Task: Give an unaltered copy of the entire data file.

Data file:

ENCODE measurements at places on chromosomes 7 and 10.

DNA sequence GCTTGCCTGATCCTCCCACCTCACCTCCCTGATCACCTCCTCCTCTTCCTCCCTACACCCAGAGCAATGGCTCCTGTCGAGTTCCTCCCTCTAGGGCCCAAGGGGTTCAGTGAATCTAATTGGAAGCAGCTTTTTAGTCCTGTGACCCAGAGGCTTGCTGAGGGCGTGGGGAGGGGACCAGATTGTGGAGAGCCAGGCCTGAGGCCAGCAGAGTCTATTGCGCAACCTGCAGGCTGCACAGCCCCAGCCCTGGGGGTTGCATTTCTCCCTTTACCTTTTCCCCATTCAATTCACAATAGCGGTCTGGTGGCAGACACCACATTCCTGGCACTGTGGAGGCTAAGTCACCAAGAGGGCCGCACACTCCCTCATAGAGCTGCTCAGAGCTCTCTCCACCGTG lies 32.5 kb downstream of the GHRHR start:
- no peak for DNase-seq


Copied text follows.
ENCODE measurements at places on chromosomes 7 and 10.

DNA sequence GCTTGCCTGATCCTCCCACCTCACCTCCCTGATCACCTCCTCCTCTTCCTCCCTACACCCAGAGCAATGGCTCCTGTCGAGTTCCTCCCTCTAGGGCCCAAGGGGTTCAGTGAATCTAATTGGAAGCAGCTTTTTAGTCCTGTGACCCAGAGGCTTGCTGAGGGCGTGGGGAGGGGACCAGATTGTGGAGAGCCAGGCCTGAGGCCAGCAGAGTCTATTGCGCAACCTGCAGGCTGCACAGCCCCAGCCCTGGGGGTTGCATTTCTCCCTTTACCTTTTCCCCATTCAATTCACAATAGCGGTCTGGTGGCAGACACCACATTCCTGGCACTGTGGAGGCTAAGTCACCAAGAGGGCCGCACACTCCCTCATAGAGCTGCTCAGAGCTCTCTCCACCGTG lies 32.5 kb downstream of the GHRHR start:
- no peak for DNase-seq